A fine investment.
Why we like him: Walton was the 1989 National League Rookie of the Year. Seriously. It even prompted my dad to schedule a visit to a baseball card store to pretty much force me to purchase his rookie card. He won the award, in all honesty, just because there were really no other deserving candidates. Walton had a pretty good rookie year, sure (.293-5-46 with 24 steals), but the rest of the crop of NL rookies was pretty devoid of impressive stats. He beat out teammate Dwight Smith for the award who posted a better average (.324), more home runs (9), and more RBI (52), but he played in 7 fewer games and had over 130 fewer at-bats.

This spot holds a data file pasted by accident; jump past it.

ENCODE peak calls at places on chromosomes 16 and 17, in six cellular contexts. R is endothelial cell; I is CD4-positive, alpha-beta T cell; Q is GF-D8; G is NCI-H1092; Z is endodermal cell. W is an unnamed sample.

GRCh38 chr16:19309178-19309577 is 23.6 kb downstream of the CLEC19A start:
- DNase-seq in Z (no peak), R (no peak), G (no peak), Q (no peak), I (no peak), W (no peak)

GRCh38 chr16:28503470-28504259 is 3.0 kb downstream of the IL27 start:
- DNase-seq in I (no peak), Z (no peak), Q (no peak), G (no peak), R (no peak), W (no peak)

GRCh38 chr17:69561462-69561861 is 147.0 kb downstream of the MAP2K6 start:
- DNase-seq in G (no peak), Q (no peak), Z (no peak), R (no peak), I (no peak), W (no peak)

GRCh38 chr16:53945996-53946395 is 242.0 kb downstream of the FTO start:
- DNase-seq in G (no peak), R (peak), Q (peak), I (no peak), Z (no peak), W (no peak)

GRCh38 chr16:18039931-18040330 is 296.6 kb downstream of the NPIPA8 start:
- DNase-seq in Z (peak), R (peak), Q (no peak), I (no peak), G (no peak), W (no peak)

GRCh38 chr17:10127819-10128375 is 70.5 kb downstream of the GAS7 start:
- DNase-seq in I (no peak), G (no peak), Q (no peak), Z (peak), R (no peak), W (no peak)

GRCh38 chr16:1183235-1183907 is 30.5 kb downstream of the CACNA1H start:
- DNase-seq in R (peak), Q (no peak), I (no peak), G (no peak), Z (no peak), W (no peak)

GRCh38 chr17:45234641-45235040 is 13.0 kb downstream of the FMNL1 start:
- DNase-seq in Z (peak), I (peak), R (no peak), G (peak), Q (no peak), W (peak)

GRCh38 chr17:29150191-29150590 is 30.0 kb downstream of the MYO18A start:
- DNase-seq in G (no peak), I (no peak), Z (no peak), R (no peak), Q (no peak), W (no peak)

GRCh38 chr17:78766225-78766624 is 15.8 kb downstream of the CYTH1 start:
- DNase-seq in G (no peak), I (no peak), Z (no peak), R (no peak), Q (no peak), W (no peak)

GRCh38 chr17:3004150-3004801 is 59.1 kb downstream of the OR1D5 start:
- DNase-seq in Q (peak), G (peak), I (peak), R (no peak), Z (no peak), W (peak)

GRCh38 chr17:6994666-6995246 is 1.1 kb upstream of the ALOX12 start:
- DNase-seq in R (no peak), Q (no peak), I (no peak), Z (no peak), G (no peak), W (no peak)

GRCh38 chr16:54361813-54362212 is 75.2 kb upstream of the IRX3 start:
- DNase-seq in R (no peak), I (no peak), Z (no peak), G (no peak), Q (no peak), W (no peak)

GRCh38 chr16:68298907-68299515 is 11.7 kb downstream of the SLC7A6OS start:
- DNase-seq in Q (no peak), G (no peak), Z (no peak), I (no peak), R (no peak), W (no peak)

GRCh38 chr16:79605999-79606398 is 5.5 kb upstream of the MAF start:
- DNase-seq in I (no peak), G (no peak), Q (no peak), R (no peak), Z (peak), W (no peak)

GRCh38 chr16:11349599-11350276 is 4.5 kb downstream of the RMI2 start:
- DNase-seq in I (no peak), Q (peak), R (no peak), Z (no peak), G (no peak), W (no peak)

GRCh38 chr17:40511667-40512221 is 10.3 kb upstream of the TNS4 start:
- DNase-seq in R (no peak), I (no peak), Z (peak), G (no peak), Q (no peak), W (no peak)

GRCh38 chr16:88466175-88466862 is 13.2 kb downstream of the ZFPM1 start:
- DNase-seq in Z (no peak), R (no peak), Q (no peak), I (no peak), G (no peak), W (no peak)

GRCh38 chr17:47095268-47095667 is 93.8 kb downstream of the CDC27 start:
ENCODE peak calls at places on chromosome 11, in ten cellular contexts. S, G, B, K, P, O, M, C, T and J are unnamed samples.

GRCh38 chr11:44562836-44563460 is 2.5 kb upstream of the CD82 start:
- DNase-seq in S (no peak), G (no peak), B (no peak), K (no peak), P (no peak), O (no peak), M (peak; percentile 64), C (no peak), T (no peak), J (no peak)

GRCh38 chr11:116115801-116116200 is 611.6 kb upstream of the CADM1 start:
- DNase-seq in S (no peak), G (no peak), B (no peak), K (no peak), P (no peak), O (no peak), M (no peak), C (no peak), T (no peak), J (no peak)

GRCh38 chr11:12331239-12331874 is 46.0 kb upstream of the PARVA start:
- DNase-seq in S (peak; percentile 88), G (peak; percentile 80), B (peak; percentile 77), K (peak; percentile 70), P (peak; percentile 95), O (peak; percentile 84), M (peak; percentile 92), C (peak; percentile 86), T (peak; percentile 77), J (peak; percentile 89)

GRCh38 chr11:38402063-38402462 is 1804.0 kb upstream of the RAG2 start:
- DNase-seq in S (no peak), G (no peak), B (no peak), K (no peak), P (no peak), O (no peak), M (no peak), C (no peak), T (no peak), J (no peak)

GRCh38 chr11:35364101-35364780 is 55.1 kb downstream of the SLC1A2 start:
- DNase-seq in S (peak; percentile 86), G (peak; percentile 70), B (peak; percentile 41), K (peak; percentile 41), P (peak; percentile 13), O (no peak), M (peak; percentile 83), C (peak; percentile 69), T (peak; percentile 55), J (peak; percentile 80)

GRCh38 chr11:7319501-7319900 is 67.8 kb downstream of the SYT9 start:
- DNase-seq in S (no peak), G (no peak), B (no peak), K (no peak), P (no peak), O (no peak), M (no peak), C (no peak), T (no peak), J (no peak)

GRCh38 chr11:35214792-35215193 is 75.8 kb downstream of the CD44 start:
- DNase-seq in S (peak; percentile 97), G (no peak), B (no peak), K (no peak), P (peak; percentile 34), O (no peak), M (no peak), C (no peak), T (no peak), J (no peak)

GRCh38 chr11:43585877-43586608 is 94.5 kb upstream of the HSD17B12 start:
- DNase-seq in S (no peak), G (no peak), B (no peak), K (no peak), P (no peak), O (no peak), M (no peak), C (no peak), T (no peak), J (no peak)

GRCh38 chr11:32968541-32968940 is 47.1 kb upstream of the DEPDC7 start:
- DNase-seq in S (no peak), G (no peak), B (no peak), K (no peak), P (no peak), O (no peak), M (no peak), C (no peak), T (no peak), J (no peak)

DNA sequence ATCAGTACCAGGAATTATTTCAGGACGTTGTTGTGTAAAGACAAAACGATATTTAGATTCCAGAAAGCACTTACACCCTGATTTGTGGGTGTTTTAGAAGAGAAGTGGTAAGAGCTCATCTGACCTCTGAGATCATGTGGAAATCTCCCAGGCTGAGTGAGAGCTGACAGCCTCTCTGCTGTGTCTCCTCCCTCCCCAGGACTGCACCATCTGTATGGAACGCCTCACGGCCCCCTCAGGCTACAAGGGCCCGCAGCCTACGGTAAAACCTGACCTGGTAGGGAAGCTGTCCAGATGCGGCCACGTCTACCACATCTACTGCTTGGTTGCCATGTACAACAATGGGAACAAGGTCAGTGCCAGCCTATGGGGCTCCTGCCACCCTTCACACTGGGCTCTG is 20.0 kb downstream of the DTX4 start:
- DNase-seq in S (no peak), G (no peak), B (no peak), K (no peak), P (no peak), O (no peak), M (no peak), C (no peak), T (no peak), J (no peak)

Walton lasted 10 major league seasons and was never terrible. Believe me, there were far worse options for a platoon player or pinch hitter out there. He even batted .340 for Atlanta in 1996 over 47 at-bats. He could definitely hit for average, but he never really hit for exceptional power, which was a problem for an outfielder looking for everyday work in the 'roided up '90s. He called it a career at 32.
Ladies and gentlemen, Jerome Walton, ballplayer.